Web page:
After years of waiting, Brownsboro Road through Clifton Heights may finally be slimming down to provide room for all modes of transportation, not just automobiles. Called a “road diet,” the plan is to reduce the current 4-lane layout to three lanes, providing sidewalks along the busy commercial corridor. Now, two lanes travel in each direction, but in a few months, Brownsboro Road could be carrying one lane in each direction with a turning lane in the middle – and, of course, sidewalks. There’s a meeting this Tuesday, April 12 at 6:00 pm where you can show your support for this vital transportation improvement (more info on this facebook page).
The target area for the Brownsboro Road Diet is the stretch of road between Drescher Bridge Road and Ewing Avenue (seen above in yellow). This stretch effectively forms Clifton Heights’ “main street,” yet it is woefully difficult to maneuver as a pedestrian. (And given the proximity of the Kentucky School for the Blind, it’s imperative we get this one right.) I spent some time studying this corridor over previous years, walking the neighborhood on foot, spending time in the beautiful Olmsted park at Coral Avenue and Brownsboro Road, and attempting to cross the street as motorists speed down the wide raceway well over the speed limit. Take a look at the gallery below to get a sense of the current conditions along Brownsboro Road (or better yet, take a walk there yourself).
There are many major obstacles to walkability present along Brownsboro Road and in Clifton Heights. Despite its central location in a historic neighborhood, the road is effectively set up to handle auto traffic almost exclusively at the expense of all other modes of transportation. Where sidewalks exist, they are narrow, interrupted by utility poles and other urban detritus, or overgrown. Many blocks are missing sidewalks entirely — sometimes due to a large cliff that gives the neighborhood its name or other times due to massive curb cuts that turn what should be sidewalk space into a parking lot — space again dedicated to cars. Crosswalks and signalized intersections are few and far between. Beyond that, many neighborhood streets surrounding Brownsboro Road also lack appropriate pedestrian amenities.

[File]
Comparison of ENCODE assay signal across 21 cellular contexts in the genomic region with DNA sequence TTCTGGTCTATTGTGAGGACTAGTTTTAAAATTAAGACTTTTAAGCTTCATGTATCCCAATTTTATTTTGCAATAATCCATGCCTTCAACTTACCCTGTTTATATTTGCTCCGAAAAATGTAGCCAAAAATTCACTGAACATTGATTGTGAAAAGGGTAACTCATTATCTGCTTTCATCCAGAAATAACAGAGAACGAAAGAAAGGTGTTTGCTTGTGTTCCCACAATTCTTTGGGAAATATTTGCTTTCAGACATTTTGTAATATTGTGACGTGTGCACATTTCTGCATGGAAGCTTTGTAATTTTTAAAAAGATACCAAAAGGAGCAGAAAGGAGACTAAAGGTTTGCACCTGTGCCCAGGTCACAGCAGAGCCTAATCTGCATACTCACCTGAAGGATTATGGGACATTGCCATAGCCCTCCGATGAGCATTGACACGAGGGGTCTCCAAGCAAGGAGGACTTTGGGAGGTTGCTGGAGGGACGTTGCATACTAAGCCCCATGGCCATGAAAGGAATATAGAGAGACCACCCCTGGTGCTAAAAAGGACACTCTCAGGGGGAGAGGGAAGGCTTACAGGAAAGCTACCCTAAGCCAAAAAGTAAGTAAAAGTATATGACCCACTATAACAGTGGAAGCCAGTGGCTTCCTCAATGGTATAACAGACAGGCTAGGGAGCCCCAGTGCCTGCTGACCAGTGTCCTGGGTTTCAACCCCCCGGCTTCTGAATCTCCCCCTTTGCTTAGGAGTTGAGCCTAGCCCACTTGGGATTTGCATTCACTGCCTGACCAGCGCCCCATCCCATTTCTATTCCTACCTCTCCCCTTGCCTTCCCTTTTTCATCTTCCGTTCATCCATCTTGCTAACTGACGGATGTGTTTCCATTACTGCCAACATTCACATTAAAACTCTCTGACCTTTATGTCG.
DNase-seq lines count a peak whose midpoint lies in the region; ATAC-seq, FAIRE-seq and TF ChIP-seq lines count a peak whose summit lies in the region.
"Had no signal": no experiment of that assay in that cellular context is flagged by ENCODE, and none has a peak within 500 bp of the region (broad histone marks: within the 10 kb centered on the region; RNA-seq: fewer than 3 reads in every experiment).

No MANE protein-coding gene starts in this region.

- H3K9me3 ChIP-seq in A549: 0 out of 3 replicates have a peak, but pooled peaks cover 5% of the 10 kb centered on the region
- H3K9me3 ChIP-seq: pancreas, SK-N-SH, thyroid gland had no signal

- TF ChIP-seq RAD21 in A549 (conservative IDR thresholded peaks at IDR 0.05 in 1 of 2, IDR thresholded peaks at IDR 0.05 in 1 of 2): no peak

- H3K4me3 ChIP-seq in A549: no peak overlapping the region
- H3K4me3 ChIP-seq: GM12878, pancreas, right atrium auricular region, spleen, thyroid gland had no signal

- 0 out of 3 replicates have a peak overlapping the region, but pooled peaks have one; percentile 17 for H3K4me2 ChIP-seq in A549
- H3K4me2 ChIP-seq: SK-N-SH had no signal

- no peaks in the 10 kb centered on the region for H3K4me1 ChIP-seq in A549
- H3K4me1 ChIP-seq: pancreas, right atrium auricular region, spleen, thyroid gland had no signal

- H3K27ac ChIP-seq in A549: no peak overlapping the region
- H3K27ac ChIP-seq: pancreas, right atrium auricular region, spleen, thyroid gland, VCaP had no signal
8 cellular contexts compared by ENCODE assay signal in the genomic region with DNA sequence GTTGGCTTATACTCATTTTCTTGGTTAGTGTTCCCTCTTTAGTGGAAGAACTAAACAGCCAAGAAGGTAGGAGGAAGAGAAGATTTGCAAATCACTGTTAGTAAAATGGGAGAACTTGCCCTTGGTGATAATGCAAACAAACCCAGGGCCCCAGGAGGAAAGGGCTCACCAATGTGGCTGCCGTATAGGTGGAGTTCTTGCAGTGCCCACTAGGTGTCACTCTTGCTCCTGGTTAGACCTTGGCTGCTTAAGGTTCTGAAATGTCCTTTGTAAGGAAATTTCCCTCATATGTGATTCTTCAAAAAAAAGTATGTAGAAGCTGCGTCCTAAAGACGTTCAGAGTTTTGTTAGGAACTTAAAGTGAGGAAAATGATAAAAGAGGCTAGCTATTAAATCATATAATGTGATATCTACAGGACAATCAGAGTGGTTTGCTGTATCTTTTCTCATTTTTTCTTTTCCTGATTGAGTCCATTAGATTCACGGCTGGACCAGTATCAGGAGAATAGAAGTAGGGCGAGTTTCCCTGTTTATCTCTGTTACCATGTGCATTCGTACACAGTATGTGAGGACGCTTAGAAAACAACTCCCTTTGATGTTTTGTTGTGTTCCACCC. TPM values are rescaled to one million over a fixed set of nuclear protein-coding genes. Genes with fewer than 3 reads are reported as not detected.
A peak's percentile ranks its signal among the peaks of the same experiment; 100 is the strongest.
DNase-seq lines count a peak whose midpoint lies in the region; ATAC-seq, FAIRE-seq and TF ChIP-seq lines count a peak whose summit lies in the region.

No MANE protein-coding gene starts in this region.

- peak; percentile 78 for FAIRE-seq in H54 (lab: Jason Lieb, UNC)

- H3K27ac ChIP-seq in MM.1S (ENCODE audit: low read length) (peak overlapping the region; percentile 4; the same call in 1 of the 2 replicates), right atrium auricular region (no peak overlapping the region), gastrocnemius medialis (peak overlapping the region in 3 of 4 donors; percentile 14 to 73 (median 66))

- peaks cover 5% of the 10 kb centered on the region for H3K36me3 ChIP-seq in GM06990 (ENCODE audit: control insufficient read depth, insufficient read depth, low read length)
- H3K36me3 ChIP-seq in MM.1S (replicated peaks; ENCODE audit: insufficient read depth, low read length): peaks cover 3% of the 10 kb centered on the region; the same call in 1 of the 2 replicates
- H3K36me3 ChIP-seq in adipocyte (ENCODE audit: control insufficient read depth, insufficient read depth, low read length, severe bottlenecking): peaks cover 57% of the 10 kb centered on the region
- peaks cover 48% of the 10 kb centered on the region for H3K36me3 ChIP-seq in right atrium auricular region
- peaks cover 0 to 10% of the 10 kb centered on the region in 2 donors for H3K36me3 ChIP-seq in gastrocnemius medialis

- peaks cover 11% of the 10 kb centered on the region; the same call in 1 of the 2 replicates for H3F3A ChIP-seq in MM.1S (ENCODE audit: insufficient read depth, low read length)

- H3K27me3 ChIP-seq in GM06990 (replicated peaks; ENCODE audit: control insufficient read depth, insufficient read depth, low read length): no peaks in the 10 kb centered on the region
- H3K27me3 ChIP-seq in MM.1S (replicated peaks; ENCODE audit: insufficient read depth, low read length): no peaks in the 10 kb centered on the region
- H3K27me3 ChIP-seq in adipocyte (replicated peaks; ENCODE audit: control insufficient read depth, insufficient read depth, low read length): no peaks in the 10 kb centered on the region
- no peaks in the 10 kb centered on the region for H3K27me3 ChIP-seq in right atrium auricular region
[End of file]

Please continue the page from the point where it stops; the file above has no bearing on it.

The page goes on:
According to the Courier-Journal, the project is expected to cost $400,000 and should take three months to finish once it starts construction this summer. Although funds have been authorized for the project, a 90-day review still must be undertaken by the Kentucky Transportation Cabinet (KYTC). (Another C-J article from March 22 draws attention to a separate $200,000 sidewalk project at Drescher Bridge and Brownsboro roads in Clifton Heights. Planned improvements include resurfacing and adding sidewalks and lighting which could begin this spring.)
David Morse at CART (Coalition for the Advancement of Regional Transportation) will be at Tuesday’s meeting and hopes you can show your support with a sticker or sign. From the CART Blog:
You can not imagine the fear of crossing this road, until you’ve tried to do it at night with a tired 5-year old child and the only crosswalk a 15 minute walk away. Residents face this dilemma every day, folks.
If you care at all about balanced transportation, or neighborhoods being designed as anything more than superhighways, then come to this meeting and voice your support. Public support for this project will determine how enthusiastic government will be to do needed road diets throughout Louisville. A strong show of support is essential for Louisville to become a walkable and bikeable city.